Are Protective and Social Distancing Measures Effective in Preventing the Spread of COVID-19?
The Lancet published a systematic review and meta-analysis that investigated the optimum distance for avoiding person-to-person virus transmission and assessed the use of face masks and eye protection to prevent transmission of viruses. The study included data for SARS-CoV-2 and the betacoronaviruses that cause severe acute respiratory syndrome, and Middle East respiratory syndrome from 21 standard WHO-specific and COVID-19-specific sources.
Severe acute respiratory syndrome coronavirus 2 (SARS-CoV-2) causes COVID-19 and is spread person-to-person through close contact. The study aimed to investigate the effects of physical distance, face masks, and eye protection on virus transmission in health-care and non-health-care (eg, community) settings.
- Transmission of viruses was lower with physical distancing of 1 m or more and protection was increased as distance was lengthened.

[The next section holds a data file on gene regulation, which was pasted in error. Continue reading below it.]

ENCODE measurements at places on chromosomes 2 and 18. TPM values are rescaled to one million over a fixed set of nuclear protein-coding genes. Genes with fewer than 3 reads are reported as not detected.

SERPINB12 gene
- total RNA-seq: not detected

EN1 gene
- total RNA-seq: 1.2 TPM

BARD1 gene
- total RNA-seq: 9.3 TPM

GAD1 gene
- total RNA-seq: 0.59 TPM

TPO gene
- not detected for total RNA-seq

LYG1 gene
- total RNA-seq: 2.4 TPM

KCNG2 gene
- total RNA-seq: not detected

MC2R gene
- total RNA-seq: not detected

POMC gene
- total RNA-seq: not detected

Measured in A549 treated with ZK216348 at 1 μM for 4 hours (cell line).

- Face mask use could result in a large reduction in risk of infection, with stronger associations with N95 or similar respirators compared with disposable surgical masks or similar.
- Eye protection also was associated with less infection.
- The findings of this systematic review and meta-analysis support physical distancing of 1 m or more and provide quantitative estimates for models and contact tracing to inform policy.
- Optimum use of face masks, respirators, and eye protection in public and health-care settings should be informed by these findings and contextual factors.
- Robust randomised trials are needed to better inform the evidence for these interventions, but this systematic appraisal of currently best available evidence might inform interim guidance.